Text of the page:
Drones can be an incredibly useful tool for coastal surveys, as one hotel owner in Somerset found this week. The 16th Century Blue Anchor Pub and Hotel in Minehead is located on the cliff top, and after recent winter storms the hotel owner noticed large cracks had opened up in the ground. From ground level it is not always easy to see the extent of coastal erosion, but a drone flown above the Blue Anchor showed clearly that the building is in danger of tumbling into the sea. Somerset Live reported that “A drone video, which has been released by the hotel, shows an area of cliff to rear of the building. The footage clearly shows large, jagged cracks in the hotel’s garden, just feet away from the building.”
This type of visual information increases awareness of the serious extent of coastal erosion and the level of risk not just for the hotel owners but for local communities and national organisations monitoring environmental issues. Erosion can also be monitored with repeated drone filming to see how quickly environmental changes are taking place.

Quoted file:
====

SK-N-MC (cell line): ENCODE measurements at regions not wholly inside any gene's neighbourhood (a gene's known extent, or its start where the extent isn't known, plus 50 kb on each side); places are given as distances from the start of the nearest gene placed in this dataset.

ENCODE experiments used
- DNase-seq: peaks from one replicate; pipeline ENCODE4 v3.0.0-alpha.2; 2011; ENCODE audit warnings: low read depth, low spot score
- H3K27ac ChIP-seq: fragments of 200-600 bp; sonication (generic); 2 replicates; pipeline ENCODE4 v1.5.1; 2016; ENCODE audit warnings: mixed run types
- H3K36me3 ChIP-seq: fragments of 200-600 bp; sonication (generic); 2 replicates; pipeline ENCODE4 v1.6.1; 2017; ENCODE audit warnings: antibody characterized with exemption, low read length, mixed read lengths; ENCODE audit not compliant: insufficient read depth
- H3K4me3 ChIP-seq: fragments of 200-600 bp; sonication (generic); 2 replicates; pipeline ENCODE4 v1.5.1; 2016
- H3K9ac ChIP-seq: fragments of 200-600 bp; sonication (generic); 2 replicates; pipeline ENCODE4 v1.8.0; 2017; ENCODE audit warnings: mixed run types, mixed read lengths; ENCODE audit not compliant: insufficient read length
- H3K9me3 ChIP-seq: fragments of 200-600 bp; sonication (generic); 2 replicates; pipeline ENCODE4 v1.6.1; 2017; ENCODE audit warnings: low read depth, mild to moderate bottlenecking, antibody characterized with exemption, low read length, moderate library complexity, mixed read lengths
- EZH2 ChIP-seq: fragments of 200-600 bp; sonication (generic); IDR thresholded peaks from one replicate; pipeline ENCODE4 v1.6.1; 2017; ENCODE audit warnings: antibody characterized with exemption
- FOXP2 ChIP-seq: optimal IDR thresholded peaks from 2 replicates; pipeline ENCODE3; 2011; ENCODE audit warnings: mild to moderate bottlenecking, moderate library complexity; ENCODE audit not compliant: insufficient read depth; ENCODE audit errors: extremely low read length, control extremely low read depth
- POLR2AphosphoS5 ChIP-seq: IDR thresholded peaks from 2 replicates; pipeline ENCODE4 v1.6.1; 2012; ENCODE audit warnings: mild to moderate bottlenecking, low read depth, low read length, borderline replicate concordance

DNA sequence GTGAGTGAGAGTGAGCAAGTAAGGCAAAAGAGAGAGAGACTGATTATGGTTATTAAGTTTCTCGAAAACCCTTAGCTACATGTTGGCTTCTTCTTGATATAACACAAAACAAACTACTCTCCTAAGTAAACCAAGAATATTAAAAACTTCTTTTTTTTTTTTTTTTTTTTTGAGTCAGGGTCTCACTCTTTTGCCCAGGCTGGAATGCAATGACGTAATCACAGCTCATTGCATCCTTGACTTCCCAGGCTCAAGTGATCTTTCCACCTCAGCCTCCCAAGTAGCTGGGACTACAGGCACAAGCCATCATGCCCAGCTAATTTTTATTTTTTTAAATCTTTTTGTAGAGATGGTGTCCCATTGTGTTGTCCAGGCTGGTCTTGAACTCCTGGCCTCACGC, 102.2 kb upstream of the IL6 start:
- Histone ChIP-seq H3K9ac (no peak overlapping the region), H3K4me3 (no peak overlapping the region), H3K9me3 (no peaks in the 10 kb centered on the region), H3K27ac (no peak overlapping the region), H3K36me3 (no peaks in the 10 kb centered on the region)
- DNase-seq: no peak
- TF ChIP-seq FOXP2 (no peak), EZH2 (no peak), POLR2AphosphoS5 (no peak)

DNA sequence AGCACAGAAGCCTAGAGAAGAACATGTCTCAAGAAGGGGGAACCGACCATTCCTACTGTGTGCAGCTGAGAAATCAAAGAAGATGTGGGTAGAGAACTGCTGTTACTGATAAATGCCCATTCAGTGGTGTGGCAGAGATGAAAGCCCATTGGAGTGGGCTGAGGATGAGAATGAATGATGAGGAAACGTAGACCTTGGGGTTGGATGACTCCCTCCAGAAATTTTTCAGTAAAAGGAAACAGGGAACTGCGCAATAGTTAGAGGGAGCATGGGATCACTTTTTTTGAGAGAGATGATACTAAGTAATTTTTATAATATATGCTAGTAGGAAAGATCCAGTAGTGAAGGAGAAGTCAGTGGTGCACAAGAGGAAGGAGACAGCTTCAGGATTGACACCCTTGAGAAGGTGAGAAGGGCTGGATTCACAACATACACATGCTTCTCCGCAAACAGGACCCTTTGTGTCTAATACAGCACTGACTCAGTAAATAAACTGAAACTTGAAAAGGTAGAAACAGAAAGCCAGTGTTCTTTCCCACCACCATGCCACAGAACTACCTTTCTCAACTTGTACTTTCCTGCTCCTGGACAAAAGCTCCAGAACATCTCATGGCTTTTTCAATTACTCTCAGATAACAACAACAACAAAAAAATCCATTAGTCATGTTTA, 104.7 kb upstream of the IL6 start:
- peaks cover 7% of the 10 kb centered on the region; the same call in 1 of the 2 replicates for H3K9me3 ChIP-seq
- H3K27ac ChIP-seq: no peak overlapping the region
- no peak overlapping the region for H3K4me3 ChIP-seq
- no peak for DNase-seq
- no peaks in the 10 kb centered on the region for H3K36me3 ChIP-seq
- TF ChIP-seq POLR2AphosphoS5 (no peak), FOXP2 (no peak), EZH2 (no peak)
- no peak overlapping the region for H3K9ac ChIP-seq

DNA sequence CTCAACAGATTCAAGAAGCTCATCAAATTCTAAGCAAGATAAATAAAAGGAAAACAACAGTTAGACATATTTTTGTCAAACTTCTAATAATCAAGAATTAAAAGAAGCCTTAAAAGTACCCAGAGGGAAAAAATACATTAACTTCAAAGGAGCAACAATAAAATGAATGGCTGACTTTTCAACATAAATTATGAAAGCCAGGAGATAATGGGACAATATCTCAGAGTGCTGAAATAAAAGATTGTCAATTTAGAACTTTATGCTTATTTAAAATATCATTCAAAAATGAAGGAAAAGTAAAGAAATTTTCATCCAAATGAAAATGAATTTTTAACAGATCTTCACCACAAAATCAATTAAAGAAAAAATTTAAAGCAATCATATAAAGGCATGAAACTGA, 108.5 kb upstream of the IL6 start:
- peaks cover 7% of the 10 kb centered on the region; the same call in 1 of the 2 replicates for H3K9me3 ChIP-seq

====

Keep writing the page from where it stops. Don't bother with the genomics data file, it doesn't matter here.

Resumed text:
As demonstrated in the above news report, drone surveys can be helpful in informing individual land and property owners, but can also reduce costs and improve efficiency in wider environmental projects. By using drones to prepare for the movement of shingle in a coastal project, for example, the Environment Agency found that “… the entire project (from planning stages to product delivery) was completed in just 10 days, and the UK Environment Agency more than halved their survey costs … This enabled the team to deposit the appropriate amount of shingle where needed and ultimately avoid further erosion and damage to coastal infrastructure.” [Source: Dronesaferegister.org.uk]